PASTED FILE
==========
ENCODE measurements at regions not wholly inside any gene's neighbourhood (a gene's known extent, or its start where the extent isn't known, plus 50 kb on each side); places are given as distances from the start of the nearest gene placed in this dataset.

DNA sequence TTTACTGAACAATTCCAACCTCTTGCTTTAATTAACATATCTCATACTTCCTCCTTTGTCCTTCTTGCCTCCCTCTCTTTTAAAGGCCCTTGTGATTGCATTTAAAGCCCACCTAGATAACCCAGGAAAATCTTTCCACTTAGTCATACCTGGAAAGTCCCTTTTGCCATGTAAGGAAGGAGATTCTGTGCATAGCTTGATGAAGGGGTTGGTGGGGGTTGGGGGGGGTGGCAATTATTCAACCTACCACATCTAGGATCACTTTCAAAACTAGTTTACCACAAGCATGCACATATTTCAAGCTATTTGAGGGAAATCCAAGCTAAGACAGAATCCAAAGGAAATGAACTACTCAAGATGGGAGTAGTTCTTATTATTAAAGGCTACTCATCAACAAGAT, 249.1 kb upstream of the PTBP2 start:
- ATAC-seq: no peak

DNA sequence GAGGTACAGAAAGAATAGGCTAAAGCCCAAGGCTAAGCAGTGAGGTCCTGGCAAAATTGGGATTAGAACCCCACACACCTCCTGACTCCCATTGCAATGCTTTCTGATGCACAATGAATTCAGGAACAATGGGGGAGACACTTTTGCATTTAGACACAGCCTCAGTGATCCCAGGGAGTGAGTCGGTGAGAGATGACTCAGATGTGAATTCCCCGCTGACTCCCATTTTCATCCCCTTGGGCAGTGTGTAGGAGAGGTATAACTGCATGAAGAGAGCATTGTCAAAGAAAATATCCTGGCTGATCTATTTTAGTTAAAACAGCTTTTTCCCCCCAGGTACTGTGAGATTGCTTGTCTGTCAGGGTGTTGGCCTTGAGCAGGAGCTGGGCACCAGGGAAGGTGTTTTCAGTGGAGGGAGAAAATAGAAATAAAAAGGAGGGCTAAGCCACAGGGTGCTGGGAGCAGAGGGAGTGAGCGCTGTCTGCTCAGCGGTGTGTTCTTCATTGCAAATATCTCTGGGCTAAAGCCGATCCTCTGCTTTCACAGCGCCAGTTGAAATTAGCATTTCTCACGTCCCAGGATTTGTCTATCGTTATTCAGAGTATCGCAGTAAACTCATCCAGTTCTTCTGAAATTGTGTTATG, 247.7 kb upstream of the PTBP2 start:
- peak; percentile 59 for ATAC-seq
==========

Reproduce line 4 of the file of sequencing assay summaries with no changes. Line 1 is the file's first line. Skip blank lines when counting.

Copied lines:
DNA sequence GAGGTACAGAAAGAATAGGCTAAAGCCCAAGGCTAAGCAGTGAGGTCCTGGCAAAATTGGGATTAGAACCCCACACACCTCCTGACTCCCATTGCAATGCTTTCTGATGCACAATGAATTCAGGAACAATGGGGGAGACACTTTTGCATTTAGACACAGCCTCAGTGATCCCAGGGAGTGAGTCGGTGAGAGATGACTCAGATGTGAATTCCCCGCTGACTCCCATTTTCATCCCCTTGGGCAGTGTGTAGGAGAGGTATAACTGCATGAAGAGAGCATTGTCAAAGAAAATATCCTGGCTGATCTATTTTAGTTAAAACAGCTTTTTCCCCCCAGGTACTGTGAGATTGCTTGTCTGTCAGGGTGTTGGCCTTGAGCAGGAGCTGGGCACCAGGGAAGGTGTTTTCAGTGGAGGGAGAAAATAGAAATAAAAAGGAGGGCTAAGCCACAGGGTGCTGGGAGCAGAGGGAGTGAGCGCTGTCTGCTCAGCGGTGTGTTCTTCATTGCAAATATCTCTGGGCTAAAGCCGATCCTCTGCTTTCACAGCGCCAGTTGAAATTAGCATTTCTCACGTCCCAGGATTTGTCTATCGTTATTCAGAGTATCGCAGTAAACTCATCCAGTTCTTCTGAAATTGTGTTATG, 247.7 kb upstream of the PTBP2 start: